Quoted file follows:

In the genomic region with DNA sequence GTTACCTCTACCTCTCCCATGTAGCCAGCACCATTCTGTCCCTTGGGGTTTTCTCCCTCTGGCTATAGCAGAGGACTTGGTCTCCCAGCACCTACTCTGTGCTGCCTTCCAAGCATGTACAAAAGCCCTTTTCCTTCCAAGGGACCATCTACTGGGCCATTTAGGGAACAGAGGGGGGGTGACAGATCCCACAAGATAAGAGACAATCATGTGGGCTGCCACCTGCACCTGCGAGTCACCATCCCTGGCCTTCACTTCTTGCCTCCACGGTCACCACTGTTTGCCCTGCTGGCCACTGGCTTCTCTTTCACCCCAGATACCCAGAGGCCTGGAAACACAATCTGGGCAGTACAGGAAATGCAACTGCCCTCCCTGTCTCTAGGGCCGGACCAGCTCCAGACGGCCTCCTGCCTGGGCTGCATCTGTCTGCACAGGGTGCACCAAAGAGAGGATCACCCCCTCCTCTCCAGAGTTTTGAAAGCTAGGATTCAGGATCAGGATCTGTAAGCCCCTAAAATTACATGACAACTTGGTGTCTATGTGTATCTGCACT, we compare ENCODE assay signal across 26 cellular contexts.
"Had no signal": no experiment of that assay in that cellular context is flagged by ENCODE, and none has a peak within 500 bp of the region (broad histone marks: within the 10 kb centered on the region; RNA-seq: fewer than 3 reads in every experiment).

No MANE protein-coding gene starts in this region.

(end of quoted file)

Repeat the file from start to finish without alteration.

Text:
In the genomic region with DNA sequence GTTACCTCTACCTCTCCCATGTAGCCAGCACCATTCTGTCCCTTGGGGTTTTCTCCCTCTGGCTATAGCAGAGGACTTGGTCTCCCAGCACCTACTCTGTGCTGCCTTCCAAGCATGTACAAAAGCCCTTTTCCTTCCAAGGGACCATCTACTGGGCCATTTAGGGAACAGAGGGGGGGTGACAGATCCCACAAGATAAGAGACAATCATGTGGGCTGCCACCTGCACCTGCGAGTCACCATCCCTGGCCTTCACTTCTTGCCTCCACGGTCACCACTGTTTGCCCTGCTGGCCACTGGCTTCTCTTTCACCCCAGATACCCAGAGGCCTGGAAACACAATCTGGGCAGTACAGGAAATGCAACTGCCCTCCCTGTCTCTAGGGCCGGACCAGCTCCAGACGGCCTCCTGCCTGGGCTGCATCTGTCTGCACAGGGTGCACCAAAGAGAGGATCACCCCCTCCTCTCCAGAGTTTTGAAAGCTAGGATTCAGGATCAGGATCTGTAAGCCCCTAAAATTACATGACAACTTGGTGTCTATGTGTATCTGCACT, we compare ENCODE assay signal across 26 cellular contexts.
"Had no signal": no experiment of that assay in that cellular context is flagged by ENCODE, and none has a peak within 500 bp of the region (broad histone marks: within the 10 kb centered on the region; RNA-seq: fewer than 3 reads in every experiment).

No MANE protein-coding gene starts in this region.